The sneaky ways of inflation affecting your finances in 2023

Inflation has a way of affecting nearly every aspect of our finances. Big jumps in tax brackets can save money, especially if you’re working and your raises — like the ones most workers get — haven’t kept up with inflation. Plus, the $2,000 increase in your 401(k) limits means you can set aside more money for retirement. On the other hand, the massive increase in the maximum earnings taxable by Social Security means that higher earners will pay more in FICA taxes. If you own a home, you will need to check your coverage because there is a good chance that you are insured.

By now, you are probably aware of the more obvious ways that inflation affects your finances. Your money doesn’t go far at the grocery store, for example. The cost of credit cards and other variable rate debt increases as the Federal Reserve raises short-term interest rates to combat inflation. Rates are also rising, albeit more slowly, on savings accounts.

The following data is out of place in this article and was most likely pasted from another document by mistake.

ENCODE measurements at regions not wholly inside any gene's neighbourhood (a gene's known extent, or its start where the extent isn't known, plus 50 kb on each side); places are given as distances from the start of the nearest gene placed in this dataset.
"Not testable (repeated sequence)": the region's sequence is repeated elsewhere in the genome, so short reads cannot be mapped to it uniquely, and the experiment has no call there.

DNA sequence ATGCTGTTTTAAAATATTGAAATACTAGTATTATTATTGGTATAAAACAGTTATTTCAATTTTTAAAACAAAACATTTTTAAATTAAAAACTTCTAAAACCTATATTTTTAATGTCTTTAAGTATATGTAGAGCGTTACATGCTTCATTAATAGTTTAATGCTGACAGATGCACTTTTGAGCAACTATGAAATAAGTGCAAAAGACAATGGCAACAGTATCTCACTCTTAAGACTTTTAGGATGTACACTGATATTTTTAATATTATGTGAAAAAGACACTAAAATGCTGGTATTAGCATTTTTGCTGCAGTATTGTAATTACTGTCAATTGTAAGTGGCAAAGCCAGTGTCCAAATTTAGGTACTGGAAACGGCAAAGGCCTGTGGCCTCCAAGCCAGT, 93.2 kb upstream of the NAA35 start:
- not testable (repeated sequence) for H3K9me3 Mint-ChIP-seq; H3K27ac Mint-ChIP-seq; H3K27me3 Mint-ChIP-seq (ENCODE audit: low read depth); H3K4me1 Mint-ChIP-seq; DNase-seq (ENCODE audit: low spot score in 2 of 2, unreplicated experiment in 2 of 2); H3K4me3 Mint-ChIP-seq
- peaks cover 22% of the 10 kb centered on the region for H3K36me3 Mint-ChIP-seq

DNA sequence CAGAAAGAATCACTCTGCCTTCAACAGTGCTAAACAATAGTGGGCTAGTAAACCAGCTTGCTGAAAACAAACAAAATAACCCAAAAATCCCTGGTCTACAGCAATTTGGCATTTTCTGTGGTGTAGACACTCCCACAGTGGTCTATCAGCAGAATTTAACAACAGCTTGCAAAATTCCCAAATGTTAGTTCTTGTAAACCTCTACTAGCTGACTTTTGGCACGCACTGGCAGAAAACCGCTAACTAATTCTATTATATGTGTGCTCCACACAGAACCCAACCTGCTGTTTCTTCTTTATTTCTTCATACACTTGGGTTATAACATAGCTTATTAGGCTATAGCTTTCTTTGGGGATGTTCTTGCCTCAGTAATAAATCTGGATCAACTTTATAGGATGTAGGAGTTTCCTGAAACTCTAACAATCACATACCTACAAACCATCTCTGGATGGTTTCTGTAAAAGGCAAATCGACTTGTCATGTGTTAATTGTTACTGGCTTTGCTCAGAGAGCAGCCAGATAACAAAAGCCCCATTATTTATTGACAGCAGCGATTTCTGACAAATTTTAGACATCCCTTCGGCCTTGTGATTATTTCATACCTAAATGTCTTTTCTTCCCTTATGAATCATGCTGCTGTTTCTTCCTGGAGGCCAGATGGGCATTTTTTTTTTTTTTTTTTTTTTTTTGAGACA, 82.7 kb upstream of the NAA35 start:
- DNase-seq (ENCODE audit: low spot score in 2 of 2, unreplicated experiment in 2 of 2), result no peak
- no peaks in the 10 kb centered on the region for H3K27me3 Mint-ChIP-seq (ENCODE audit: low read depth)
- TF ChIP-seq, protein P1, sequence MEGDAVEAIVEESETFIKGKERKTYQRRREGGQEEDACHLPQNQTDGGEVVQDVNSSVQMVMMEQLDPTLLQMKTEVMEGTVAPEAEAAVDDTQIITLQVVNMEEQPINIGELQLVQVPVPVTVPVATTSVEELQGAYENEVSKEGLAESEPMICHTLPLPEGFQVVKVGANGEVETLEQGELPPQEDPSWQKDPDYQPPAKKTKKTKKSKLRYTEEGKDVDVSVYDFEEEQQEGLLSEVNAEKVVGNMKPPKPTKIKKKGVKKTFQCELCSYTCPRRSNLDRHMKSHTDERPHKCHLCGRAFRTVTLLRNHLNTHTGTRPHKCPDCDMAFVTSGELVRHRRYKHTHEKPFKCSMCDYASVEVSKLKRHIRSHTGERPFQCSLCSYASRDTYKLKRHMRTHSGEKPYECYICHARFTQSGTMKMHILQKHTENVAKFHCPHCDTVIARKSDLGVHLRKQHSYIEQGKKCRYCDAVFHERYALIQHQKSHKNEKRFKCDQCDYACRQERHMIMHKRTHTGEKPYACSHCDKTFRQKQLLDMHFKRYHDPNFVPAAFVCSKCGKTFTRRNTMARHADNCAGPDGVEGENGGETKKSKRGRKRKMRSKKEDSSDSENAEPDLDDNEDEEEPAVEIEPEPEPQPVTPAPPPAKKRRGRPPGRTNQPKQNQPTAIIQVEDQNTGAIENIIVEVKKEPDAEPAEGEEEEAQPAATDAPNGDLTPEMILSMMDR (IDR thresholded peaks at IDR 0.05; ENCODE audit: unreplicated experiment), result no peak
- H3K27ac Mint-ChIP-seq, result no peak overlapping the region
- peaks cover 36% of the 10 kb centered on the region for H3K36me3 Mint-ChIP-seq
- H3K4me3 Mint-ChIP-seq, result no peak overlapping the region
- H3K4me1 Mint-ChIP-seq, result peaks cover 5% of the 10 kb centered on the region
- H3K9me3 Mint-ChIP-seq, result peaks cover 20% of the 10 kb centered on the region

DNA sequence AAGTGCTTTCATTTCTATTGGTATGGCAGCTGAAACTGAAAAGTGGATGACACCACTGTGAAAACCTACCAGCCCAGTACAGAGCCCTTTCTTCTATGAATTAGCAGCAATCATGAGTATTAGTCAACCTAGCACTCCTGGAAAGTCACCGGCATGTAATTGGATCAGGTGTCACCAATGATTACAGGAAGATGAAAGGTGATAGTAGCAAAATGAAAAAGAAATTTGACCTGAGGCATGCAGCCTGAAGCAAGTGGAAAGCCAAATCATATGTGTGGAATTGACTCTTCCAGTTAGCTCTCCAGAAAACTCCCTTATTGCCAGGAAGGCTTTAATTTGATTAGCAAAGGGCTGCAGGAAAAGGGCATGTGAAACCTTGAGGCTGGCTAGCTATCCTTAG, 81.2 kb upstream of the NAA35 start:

But other ways in which inflation helps or hurts has received less attention. Here are some of the major changes to watch for in 2023.

This undated file photo provided by NerdWallet shows Liz Weston, columnist for the personal finance website

Big tax changes benefit most taxpayers

The IRS has raised the standard deduction, which is charged by more than 90% of taxpayers, to $1,800 for married couples filing jointly and $900 for single filers. The standard deduction amounts in 2023 will be $27,700 for married couples and $13,850 for single people.

In addition, the IRS adjusted the federal tax brackets upward by about 7%. The larger deduction, higher brackets and other changes mean most taxpayers will pay less in 2023, especially if their incomes don’t keep up with inflation.

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